Biblical Coherence in Galatians 3:10-14

This paper proposes that Paul, in Gal 3:10-14, indicates that justification may be realized by a faith that comports with the spirit and intent of the Law of Moses, and that reflects “faith working by love,” as he writes later in 5:6. Such faith stands in marked contrast to an effort to secure justification “by works of law,” a phrase used by Paul as a reference to a formalistic misuse of the Law.
While this is not an entirely new idea, it warrants fresh consideration as an alternative to the prevailing analysis of Gal 3:10-14. The traditional reading holds first that justification must be attained by faith alone, and second, that reliance upon keeping the Law for justification results in one falling under the curse of Deut 27:26. This widely held analysis, however, features at least three significant vulnerabilities.
First, it treats the phrase “works of law” as an equivalent to “doing what the Law requires.” This reading, however, renders Paul’s claim in 3:10a (“As many as are of the works of the Law are under a curse”) contrary to the plain sense of Deut 27:26 (“Cursed is everyone who does not abide by all things written in the book of the law, to perform them”), which Paul cites in in 3:10b in support of his assertion in 3:10a.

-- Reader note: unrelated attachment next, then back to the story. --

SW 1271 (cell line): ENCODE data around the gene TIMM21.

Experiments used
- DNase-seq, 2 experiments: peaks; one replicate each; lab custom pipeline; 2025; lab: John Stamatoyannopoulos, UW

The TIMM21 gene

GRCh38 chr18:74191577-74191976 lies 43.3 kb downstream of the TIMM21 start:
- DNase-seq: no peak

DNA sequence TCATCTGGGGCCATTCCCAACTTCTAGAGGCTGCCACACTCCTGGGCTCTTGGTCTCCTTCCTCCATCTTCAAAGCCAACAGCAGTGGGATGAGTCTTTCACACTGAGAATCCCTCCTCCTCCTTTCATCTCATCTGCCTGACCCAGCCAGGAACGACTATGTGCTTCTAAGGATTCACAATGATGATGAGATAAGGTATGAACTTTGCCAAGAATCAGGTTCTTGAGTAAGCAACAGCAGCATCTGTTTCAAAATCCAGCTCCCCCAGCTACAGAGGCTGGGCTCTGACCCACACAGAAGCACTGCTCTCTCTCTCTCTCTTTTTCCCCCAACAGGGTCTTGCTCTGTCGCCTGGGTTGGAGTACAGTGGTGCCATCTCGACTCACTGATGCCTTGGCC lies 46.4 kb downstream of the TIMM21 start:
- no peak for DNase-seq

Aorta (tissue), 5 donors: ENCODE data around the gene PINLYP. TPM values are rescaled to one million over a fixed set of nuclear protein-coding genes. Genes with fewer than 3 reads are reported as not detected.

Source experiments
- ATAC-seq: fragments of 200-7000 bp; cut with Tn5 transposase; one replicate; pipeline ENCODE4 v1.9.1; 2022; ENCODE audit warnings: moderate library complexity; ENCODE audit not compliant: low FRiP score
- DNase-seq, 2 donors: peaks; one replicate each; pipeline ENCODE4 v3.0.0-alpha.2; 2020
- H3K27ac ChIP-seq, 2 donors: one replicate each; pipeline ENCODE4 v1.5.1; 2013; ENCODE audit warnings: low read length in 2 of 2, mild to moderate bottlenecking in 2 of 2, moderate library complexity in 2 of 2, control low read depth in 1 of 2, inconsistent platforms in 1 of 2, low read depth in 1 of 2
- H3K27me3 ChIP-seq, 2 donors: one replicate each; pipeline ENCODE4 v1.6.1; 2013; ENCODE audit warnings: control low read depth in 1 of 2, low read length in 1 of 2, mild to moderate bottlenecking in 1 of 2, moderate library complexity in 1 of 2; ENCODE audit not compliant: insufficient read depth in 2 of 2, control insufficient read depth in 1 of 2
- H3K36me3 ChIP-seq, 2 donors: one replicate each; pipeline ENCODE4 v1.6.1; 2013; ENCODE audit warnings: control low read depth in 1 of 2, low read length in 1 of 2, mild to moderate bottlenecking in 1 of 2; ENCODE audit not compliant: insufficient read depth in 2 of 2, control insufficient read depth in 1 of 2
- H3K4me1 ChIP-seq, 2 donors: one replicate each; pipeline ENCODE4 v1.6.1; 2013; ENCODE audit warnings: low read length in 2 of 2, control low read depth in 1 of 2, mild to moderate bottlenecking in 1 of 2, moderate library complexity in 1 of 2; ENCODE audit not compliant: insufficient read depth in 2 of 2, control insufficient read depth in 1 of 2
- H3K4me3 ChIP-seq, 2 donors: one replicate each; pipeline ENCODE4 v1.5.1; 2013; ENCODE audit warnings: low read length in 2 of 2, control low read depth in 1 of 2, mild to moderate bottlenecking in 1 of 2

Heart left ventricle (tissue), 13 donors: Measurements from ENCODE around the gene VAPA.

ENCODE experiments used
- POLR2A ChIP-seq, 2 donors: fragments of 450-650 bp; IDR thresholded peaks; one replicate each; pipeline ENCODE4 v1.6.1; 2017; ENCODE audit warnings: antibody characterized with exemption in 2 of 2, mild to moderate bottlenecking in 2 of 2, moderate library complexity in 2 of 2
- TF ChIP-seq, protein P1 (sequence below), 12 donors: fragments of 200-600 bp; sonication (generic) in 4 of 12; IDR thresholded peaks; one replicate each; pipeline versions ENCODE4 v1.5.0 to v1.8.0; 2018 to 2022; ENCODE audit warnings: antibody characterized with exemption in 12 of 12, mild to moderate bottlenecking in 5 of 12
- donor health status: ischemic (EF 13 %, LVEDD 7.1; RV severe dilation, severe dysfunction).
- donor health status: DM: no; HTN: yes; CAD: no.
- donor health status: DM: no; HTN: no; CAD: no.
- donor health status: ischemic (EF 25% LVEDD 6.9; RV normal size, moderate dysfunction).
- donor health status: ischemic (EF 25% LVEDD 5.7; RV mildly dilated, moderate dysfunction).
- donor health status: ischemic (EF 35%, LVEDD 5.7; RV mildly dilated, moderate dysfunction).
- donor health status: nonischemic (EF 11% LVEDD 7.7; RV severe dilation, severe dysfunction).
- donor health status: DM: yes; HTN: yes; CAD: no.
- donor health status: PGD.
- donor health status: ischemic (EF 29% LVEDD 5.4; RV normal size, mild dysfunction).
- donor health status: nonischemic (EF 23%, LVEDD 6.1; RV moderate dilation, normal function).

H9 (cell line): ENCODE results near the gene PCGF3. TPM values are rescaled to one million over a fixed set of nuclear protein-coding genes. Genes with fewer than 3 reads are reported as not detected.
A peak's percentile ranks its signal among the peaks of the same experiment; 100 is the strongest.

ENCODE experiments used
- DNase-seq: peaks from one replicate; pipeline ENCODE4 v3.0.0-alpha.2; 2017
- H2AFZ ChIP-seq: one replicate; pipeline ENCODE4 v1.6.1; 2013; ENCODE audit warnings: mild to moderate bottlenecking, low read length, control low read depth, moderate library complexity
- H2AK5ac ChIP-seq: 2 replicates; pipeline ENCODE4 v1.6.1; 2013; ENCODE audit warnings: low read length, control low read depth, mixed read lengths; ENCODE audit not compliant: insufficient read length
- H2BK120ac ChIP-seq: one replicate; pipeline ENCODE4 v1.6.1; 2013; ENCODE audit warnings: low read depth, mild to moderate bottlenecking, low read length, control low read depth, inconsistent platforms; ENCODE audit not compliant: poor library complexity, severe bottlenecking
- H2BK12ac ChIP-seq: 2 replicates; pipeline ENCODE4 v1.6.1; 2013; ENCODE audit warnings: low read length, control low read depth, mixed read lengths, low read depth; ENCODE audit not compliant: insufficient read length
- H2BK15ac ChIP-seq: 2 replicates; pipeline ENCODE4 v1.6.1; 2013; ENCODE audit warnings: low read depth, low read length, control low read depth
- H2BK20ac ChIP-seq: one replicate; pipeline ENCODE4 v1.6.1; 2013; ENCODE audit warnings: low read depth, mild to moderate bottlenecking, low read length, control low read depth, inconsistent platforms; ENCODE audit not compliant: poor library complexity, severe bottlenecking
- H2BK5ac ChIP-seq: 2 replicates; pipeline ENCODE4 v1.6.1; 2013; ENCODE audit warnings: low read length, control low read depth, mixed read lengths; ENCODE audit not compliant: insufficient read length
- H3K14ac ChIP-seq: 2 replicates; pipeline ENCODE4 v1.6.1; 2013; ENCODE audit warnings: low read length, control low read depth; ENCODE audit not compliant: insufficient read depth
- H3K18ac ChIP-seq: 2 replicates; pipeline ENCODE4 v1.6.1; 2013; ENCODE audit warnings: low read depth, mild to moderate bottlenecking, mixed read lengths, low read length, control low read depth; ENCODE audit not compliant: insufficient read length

Second, in order to resolve the resulting incoherence between 3:10a and 3:10b, the traditional reading requires that one insert into 3:10 an inferred and unexpressed clause to the effect that “no one can do everything written in the Law.” This reading focuses upon the “all” in Paul’s citation of Deut 27:26 and thus implies that the curse mentioned falls upon one who fails to keep the Law perfectly. However, aside from the fact that it is a serious matter for a reader to infer an entire clause that a writer does not express in his text, the inferred clause fails to reflect the Law’s own perspective of grace, atonement, and forgiveness, when it comes to obedience to the commandments (Lev 4:1-6:7, Num 5:5-8, Num 15:22-29).
Third, according to the conventional analysis, Paul, in Gal 3:11, uses Hab 2:4 (“The righteous man shall live by faith”) to refute Lev 18:5, which appears in 3:12, and which reads, “He who practices [my statutes and judgments] shall live by them.” Thus, according to this view, Paul sets a passage from the Prophets against a passage from the Law, even though it seems implausible that Paul would set Scripture against Scripture. In addition, this would imply further that, while one part of Scripture teaches against reliance upon “works of law,” another portion of Scripture actually commends “works of law” as a means of justification, thereby compromising biblical unity and authority.
The reading proposed in this paper avoids the pitfalls noted above, taking all of Scripture at face-value, and trusting in the competence of the God-directed writers, while it also maintains coherence through the entire passage and between discrete portions of Scripture.

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